“Well, the ultimate responsibility is all of ours,” he continued. “We’ve asked the video goal judges to call on questionable plays so we can lend our assistance to them. In this particular case [Saturday] night, it was a very difficult play. A very important part of the process is the referee’s signal. In this case, the referee [Eric] Furlatt was behind the net and clearly signaled that the puck was in. He points to the net clearly. Now we have to, in video review, prove that this puck was not in the net. That’s what our goal is.

“In other words, if we say, ‘Gee, we’re not sure – it could have hit the white bar; it could have hit underneath the water bottle on the white bar and bounced out; we’re not sure,’ we call that play inconclusive. Then, it would go back to the ruling on the ice. Even to this moment, we’d probably have to term the play inconclusive because we haven’t seen the puck conclusively in the net or not in the net. By saying that, this is of course after the fact, we didn’t get the opportunity to have this discussion with the video goal judge. The puck was dropped and it was game on. Which is unfortunate, but this play could have easily been termed inconclusive and if it was, then the goal would have stood because the referee signaled the goal and there was nobody on the ice in better position than him.

“The video we got is still unclear. We realize it looks like it hit the crossbar. The unfortunate thing is the angle at which the puck goes into the net. There’s lots of questions that are still uncertain in our mind and that we don’t have answers for.”Nevertheless, Recchi remained frustrated.

“If that is not counted, it’s 0-0 and it’s definitely a different ballgame,” he said. “That changes the game. That shouldn’t happen. That shouldn’t happen all. I understand if the ref doesn’t have a replay and he makes that decision, but when you have something to look at, I don’t know.

“Even the sound – we know the difference in sounds of the back post and the crossbar. The sound was obvious that it was the crossbar.”

Mario Lemieux, who had an assist, noted that the Penguins had chances to overcome the goal, but didn’t fully convert.

“We had time to come back. We had chances in the third. We’re not going to blame it on that goal, but it certainly would have helped [if it was ruled differently],” he said. “I thought we played pretty solid. That was a pretty good team we played with a solid defense and a solid goaltender. It was a good effort from everybody. I thought if the special teams were a little better, it’d be a different outcome.”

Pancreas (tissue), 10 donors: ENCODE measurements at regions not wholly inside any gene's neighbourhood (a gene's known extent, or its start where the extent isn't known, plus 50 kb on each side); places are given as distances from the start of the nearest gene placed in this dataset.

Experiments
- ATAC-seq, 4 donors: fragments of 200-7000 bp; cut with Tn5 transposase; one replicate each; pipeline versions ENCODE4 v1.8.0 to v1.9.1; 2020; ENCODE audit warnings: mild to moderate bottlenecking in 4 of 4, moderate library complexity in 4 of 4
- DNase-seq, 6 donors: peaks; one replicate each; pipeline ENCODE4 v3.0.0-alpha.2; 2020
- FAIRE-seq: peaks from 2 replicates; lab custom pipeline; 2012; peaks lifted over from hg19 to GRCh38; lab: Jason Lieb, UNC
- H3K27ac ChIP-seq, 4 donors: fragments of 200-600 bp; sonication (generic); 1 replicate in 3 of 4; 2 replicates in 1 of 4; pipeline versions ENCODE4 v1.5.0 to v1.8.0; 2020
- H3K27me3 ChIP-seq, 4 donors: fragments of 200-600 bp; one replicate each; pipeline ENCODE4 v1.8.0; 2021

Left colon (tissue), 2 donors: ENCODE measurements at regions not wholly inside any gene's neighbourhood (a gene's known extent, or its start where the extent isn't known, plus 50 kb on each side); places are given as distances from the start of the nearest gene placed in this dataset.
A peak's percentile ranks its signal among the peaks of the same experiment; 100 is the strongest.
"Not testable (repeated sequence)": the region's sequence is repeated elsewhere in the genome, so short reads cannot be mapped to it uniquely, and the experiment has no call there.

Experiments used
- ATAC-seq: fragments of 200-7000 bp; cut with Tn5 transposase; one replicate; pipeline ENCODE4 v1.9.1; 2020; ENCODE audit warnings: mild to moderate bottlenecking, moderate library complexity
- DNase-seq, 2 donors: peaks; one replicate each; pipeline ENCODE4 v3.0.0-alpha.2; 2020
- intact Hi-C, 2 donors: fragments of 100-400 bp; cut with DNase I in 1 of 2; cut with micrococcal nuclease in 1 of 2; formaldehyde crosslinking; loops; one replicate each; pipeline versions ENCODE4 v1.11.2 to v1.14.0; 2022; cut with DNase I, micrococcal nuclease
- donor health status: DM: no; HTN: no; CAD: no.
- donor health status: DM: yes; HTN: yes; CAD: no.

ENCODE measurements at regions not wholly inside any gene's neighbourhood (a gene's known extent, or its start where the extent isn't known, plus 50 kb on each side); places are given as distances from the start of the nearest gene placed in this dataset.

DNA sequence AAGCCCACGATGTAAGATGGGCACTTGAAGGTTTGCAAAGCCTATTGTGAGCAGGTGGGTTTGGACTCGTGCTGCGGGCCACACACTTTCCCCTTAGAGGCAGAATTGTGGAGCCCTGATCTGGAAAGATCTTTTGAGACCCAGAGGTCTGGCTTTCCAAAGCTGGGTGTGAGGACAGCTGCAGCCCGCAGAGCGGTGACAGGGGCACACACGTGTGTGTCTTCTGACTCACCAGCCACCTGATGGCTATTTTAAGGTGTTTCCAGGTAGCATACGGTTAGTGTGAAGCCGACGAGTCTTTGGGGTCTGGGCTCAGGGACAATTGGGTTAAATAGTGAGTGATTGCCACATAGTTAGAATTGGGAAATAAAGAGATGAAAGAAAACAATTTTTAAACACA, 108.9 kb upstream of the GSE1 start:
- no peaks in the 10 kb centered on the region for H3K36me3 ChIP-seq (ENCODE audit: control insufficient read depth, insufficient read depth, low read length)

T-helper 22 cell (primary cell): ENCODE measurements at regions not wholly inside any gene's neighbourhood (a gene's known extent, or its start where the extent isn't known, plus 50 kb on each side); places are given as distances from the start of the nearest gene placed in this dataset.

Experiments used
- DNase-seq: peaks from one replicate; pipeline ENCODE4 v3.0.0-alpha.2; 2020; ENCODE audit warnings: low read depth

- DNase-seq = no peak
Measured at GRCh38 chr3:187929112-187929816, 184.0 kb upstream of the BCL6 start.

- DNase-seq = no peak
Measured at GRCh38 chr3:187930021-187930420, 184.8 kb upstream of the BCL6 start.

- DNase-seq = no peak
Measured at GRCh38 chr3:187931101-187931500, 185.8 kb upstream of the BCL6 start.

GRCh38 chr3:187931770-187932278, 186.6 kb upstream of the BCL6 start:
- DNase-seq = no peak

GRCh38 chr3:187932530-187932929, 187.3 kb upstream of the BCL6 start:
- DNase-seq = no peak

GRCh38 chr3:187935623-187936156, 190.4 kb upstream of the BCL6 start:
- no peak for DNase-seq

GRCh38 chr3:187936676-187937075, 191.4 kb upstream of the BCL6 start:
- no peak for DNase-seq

Sidney Crosby’s goal gave the Pittsburgh Penguins a 1-1 tie at the second intermission.

He notched his 13th goal of the season 8:12 into the second period. He took Dick Tarnstrom’s pass in front of the net and backhanded a shot over Miikka Kiprusoff for a power-play goal. Lemieux earned the other assist.

Fleury stopped two Calgary breakaway less than a minute into the third with a sprawling leg pad save.

Langkow put the Flames up, 2-1, 1:51 into the third period. He cut in front of the net and one-timed a shot past Fleury for a power-play goal.

Langkow scored again 1:57 later when he converted on a two-on-one in front of Fleury.

VandenBussche scored at 12:19 to cut the deficit to 3-2. He took Matt Hussey’s drop pass and rifled it into the net. Ryan Whitney had the other assist.

“We have to keep looking at the positives, but we also have to realize it’s still not good enough to win games,” Recchi said. “We have to get to that next level. We should take a lot of good things from this, but also understand that we have to do a little more to get there. If we do that, we’ll get over the hump if we continue to take strides and understand we have to go another level.”

ICE CHIPS: Lyle Odelein, John LeClair and Ziggy Palffy were the Penguins’ scratches…Bryan Marchment, Jason Wiemer and Craig MacDonald were the Flames’ scratches…Sergei Gonchar joined Mark Recchi as the other Penguins alternate captain in LeClair’s absence…The announced attendance was 16,626…Wilkes-Barre/Scranton pushed its AHL record for consecutive road wins to 15 with a 3-2 triumph at Norfolk…Tomas Surovy, Kenny Corupe and Ryan Stone all scored goals for the Baby Penguins…Wheeling dropped a 3-1 decision to Charlotte…Jordan Cameron scored for the Nailers.